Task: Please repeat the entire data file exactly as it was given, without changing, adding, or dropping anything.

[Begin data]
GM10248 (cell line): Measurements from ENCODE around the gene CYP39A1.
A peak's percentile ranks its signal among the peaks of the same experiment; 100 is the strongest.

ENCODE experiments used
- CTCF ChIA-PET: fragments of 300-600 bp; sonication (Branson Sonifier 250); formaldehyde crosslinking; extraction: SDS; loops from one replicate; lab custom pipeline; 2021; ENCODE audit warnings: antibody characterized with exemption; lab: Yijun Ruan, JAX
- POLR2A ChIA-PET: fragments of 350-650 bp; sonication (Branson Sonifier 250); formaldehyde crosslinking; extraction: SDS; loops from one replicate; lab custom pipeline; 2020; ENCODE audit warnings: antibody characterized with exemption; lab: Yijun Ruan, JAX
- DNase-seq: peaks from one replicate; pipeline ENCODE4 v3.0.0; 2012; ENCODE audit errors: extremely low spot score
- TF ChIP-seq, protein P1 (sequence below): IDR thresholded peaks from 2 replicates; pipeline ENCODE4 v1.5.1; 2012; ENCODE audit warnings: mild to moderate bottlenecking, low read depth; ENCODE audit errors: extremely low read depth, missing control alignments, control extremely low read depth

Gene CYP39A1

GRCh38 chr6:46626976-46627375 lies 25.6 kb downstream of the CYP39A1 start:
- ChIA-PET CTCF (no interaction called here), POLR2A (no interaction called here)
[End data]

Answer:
GM10248 (cell line): Measurements from ENCODE around the gene CYP39A1.
A peak's percentile ranks its signal among the peaks of the same experiment; 100 is the strongest.

ENCODE experiments used
- CTCF ChIA-PET: fragments of 300-600 bp; sonication (Branson Sonifier 250); formaldehyde crosslinking; extraction: SDS; loops from one replicate; lab custom pipeline; 2021; ENCODE audit warnings: antibody characterized with exemption; lab: Yijun Ruan, JAX
- POLR2A ChIA-PET: fragments of 350-650 bp; sonication (Branson Sonifier 250); formaldehyde crosslinking; extraction: SDS; loops from one replicate; lab custom pipeline; 2020; ENCODE audit warnings: antibody characterized with exemption; lab: Yijun Ruan, JAX
- DNase-seq: peaks from one replicate; pipeline ENCODE4 v3.0.0; 2012; ENCODE audit errors: extremely low spot score
- TF ChIP-seq, protein P1 (sequence below): IDR thresholded peaks from 2 replicates; pipeline ENCODE4 v1.5.1; 2012; ENCODE audit warnings: mild to moderate bottlenecking, low read depth; ENCODE audit errors: extremely low read depth, missing control alignments, control extremely low read depth

Gene CYP39A1

GRCh38 chr6:46626976-46627375 lies 25.6 kb downstream of the CYP39A1 start:
- ChIA-PET CTCF (no interaction called here), POLR2A (no interaction called here)